Last night saw the Business School Admissions panel here in New York, with Admissions officers from Harvard, Kellogg, NYU Stern, and Wharton in attendance. Each school aired a presentation highlighting the specific features of its MBA program, and then answered questions for over 140 prospective students in a lively Q & A session.
We will be posting some of the insights generated via the panel in this space in the coming days. One early tidbit – Harvard is reducing the total number of essays it requires, and also increasing flexibility to give applicants more choices for essay topics (2 required + 3 chosen from a number of different topics).
Andrea Mitchell Kimmel, Associate Director MBA Admissions at Harvard Business School answers a question, as Ellen Kim of Kellogg and Alison Goggin of NYU Stern look on.
The event was tremendous, and we’d like to thank our panelists for sharing their time. Again, we will be posting additional points raised and addressed by the panelists in the days to come.
Also, while we’re thanking people, here’s a picture of the organizer of the panel, Jessica Eliav (on the right), Director of Corporate Accounts for ManhattanGMAT, with Katie Buongiorno from the Marketing Department. Kudos to a great event! 🙂
Due to an immense level of interest, we are going to be capping attendance at our Business School panel on June 21st here in New York (Admissions officers from Harvard, NYU, Kellogg, and the recently added Wharton are scheduled to attend). If you missed out this time, we will be having another similar panel here in New York later in the year. If you’re already coming, see you on the 21st!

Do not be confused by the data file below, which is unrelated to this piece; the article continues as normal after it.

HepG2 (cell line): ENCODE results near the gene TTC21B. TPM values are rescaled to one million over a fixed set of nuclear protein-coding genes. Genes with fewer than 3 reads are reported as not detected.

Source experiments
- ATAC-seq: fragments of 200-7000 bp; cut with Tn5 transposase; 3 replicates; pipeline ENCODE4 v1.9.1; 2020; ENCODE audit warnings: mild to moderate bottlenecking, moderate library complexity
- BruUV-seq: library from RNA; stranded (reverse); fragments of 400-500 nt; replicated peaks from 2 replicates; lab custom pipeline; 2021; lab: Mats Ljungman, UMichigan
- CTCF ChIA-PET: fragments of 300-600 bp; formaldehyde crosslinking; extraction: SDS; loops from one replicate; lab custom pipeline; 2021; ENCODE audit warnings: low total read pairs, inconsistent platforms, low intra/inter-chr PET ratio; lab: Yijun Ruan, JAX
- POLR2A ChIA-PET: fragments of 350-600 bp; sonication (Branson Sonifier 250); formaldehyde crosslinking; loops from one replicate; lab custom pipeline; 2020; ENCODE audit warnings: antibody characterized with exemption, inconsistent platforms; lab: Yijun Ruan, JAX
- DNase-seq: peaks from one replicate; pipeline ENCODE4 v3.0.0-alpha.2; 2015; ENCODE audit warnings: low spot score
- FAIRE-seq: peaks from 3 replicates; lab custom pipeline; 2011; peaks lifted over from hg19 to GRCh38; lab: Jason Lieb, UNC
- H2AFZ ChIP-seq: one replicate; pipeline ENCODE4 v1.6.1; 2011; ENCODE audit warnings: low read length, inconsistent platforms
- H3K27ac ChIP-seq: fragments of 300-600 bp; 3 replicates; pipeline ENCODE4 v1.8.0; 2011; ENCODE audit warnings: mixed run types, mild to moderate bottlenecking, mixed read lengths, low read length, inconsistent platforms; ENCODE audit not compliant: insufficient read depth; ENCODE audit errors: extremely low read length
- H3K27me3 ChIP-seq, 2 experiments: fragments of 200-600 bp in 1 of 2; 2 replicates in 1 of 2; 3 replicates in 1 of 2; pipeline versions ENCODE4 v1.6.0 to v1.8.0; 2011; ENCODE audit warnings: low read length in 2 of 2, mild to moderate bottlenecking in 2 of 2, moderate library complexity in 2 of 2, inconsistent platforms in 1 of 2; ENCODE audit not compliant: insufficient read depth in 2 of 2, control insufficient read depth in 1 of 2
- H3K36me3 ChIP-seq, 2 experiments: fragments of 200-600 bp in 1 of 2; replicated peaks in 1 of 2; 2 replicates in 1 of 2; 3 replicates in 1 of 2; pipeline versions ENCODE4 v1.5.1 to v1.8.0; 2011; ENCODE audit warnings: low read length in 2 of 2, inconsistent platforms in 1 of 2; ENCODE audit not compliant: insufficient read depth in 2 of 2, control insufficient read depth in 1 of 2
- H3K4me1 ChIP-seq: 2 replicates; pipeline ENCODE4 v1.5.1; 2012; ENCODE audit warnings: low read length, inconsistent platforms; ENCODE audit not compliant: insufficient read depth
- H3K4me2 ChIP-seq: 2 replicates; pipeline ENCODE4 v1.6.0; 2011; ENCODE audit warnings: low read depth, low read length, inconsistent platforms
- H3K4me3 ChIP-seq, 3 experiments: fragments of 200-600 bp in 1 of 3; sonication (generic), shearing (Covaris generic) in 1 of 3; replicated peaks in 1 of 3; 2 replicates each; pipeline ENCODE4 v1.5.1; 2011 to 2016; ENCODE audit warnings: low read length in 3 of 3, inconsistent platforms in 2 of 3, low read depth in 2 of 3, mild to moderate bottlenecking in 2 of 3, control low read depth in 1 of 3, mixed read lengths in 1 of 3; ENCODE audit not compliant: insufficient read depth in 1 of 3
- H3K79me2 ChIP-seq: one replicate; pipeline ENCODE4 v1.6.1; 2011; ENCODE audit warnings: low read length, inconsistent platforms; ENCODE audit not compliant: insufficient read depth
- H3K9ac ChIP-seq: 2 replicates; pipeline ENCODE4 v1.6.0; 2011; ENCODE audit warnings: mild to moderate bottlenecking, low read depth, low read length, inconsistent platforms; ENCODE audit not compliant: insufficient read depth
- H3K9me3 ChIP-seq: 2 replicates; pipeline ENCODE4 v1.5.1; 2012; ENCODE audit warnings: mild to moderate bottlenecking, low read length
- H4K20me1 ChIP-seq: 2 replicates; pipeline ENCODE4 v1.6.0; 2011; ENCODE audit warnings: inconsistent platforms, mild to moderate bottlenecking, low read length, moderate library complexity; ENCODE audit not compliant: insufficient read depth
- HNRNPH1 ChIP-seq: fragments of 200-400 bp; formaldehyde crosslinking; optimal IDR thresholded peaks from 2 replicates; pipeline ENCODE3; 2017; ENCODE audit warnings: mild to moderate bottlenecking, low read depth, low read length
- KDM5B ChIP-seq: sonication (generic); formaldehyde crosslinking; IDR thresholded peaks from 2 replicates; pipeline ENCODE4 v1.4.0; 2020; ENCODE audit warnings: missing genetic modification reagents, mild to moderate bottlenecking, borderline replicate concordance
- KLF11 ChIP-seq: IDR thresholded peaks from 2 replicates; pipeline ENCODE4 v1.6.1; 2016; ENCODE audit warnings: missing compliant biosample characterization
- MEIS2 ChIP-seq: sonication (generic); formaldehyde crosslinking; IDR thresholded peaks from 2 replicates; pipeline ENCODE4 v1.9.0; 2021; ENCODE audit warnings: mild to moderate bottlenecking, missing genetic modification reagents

Recently, we interviewed a potential instructor who said that he had gotten a 99th percentile score a number of years ago, but that his total score was a 730.
This did not seem correct. As many people know, the current score threshold for a 99th percentile score on the GMAT is a 760 or higher (out of 800). This is a change from just last year, as even the most recent edition of the Official Guide indicates that 750 is a 99th percentile score. But a 730?
So we examined a copy of this gentleman’s score report with great interest. His score was reported as follows:
Quant Raw Score – 49
Quant Percentile – 97%
Verbal Raw Score – 41
Verbal Percentile – 94%
Raw Score Total – 730
Total Percentile – 99%
It turns out that he was correct – a 730 WAS indeed a 99th percentile score in 1998 (when GMAC first went to the computerized adaptive test format).
It is worth noting that this person’s raw scores NOW would translate to:
Quant Percentile – 90%
Verbal Percentile – 93%
In other words, over the past 9 years, it has become MUCH harder to be at the top percentile in the Math, and slightly harder to be at the top percentiles in the Verbal. His scores now would not place him near the 99th percentile overall.
This just goes to show that it’s gotten, and continues to get, increasingly difficult to get a distinguishing score as competition heats up and preparation levels rise.
(on a side note – we did not hire this particular instructor candidate)